5 Impressive Health Benefits of Bananas

Bananas are one of the most popular and least expensive fruits to add to your diet. As such, they’re an economical way to help meet your daily fruit and vegetable requirements.

More than just a naturally sweet snack and versatile ingredient, the banana is also a superfood — thanks to its nutrients, phytochemicals, and fiber. You need to eat at least 2 cups of fruits every day, and eating a large banana satisfies half of that daily need. We suggest you eat a banana two or three days each week.

One banana contains more than 450 milligrams of potassium, a mineral that’s important for keeping your body fluids in balance, which in turn keeps your blood pressure at healthy levels. Experts agree that everyone needs about 4,700 milligrams of potassium every day. But bananas have many other benefits, too. Read on!

Health Benefits of Bananas

Bananas protect your heart because they contain potassium and dietary fiber, and they’re low in sodium. However, bananas can do so much more. Eating bananas (along with other fruits and vegetables) is an important part of a healthy diet.

Eating bananas provides you with potassium, vitamins B6 and C, plenty of fiber, and some magnesium, all of which are essential for good health. Bananas have the following in their favor:

They lower your blood pressure. Bananas are not only high in potassium but also low in sodium, a combination that may reduce high blood pressure. This means your heart doesn’t have to work so hard to pump blood throughout your body.

1. High in vitamin B6

One medium-sized banana can provide up to 33% of the Daily Value (DV) of this vitamin.

Your body needs B6 to produce red blood cells and to break down protein into components your body can use. Vitamin B6 also helps keep homocysteine levels in check. High homocysteine levels correlate to a higher risk of cardiovascular disease.

2. Have lots of dietary fiber

A high proportion of the starch in unripe bananas is resistant starch, which passes through your gut undigested.

In your large intestine, this starch is fermented by bacteria to form butyrate, a short-chain fatty acid that appears to have beneficial effects on gut health.

Bananas are also a good source of other types of fiber, such as pectin. Some of the pectin in bananas is water-soluble.

When bananas ripen, the proportion of water-soluble pectin increases, which is one of the main reasons why bananas turn soft as they age.

Studies confirm that people who eat diets high in fiber have lower rates of cardiovascular disease. Fiber is also important for keeping the digestive tract healthy by keeping bowel movements regular.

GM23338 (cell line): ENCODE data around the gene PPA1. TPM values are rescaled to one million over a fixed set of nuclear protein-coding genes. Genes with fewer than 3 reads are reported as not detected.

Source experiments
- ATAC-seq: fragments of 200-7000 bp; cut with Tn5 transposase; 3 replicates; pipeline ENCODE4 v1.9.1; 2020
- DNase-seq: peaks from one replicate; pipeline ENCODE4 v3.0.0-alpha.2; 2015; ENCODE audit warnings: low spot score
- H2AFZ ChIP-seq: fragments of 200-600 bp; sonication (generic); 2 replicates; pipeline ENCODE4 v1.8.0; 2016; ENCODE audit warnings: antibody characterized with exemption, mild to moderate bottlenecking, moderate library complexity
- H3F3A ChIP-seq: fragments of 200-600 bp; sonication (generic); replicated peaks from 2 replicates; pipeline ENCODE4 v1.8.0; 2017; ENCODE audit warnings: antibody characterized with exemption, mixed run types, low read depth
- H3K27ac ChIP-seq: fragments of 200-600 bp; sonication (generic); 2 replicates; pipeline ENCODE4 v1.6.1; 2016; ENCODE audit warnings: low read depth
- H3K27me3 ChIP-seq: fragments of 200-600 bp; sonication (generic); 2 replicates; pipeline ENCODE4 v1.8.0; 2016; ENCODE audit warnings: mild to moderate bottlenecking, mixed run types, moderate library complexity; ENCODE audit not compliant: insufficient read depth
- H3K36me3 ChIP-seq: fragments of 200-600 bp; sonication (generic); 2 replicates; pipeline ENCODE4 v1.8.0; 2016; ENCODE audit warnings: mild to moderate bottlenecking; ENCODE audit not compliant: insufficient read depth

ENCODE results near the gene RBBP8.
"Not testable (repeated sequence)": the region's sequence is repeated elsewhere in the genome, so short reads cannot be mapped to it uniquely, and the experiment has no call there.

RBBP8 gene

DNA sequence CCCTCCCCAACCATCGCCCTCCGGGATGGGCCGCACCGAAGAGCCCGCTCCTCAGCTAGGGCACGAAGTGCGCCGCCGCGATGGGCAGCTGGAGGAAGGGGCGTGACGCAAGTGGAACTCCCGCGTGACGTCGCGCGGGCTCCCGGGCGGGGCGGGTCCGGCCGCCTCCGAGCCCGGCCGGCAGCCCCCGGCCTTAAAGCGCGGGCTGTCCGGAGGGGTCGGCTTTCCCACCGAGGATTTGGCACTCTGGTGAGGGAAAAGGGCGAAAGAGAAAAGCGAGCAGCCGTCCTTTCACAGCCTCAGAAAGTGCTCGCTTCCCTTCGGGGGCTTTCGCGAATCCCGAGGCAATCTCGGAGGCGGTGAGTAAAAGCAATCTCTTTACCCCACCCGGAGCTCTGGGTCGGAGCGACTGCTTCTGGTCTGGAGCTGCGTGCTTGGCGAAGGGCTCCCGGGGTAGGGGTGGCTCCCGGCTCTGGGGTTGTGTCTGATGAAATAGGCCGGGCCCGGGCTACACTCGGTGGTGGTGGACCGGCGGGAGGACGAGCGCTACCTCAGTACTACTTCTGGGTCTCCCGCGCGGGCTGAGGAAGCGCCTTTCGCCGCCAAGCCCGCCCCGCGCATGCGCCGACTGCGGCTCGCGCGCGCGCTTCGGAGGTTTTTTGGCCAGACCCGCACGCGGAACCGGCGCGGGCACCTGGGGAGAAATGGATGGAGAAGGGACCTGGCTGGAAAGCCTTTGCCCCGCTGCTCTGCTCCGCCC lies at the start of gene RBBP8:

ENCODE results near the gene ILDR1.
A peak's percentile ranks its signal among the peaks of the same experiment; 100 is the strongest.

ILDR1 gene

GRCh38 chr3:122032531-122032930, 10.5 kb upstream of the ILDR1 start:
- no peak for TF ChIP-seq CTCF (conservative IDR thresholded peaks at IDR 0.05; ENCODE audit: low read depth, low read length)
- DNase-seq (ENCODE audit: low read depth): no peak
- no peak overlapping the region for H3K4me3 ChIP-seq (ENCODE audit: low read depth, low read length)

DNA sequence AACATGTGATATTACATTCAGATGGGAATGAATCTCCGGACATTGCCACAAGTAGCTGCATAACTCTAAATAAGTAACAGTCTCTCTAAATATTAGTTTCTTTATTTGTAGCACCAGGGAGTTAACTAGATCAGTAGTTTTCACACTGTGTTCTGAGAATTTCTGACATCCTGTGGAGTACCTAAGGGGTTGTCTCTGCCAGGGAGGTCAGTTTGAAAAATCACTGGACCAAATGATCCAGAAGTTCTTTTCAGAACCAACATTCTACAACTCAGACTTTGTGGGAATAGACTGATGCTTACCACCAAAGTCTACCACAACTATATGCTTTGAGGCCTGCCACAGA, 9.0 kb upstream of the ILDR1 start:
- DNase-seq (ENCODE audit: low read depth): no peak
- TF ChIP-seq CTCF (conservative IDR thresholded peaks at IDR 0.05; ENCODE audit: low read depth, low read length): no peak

3. Rich in fructooligosaccharide (FOS)

Bananas are rich in fructooligosaccharide (FOS), a natural substance that feeds the friendly bacteria that live in the colon. These beneficial bacteria produce vitamins, enzymes, and other organic acids that help protect you from unfriendly bacteria. Bananas also contain a compound that combats the bacteria that causes stomach ulcers and works as a natural antacid.

4. May help protect you from cancer

A diet rich in fruits and vegetables has been associated with a reduced risk of several types of cancers, including a kidney cancer called renal cell carcinoma. 

Of all the fruits and vegetables studied, the International Journal of Cancer reported in 2005 that bananas have the strongest association with the prevention of this disease. 

Bananas also contain plant lectins, proteins that survive digestion intact. Lectins are very biologically active and may fight cancer by killing cancerous cells and inhibiting tumor growth.

5. May help protect your bones

Bananas may help reduce calcium loss through the urine and improve your body’s ability to absorb nutrients, including calcium and other minerals needed for strong bones.

The potassium content of bananas helps to slow down the loss of urinary calcium associated with a diet high in salt, according to ‘Healing Foods’ by DK Publishing House. Moreover, bananas contain prebiotics, which feeds good bacteria in the gut. 

Often, we don’t pay much attention to our gut health, but a healthy gut can boost the body’s ability to absorb calcium, which is key for good bones and teeth.

How To Add Bananas To Your Diet?

You can find bananas in the produce department of every grocery store and even on the shelves in many convenience stores. They’re easy to store, easy to prepare, and easy to eat.

When bananas reach your grocery store, they may be more of a greenish tint and not fully ripe. 

That’s okay; just take your bananas home and let them ripen on the counter at room temperature.

Cold slows down the ripening process, so don’t put your bananas in the refrigerator until they are fully ripened, with yellow skin and brown spots.

The banana is a very versatile fruit. The simplest way to enjoy a banana is to simply peel one and eat it. Bananas are naturally sweet and don’t need anything to dress them up. You can also slice a banana and add it to a bowl of oatmeal to double up on superfoods (see Chapter 8 for more about oatmeal).

You can even use bananas to top off a hot fudge sundae or a banana split, or make Bananas Foster (a dessert made with bananas, vanilla ice cream, and a sauce that includes butter, brown sugar, cinnamon, and dark rum). These treats are high in fat and calories, but it’s okay to treat yourself occasionally. Really.

Bananas can also be used as an ingredient: You can add them to fruit salad or, when they get fully ripe, you can use them to make banana bread or muffins. Bananas also are the secret ingredient for making fruit smoothies. 

For richer and thicker smoothies, cut ripe bananas into one-inch chunks and freeze them. When it’s time to make your smoothies, just pop four or five chunks into the blender with your other ingredients.

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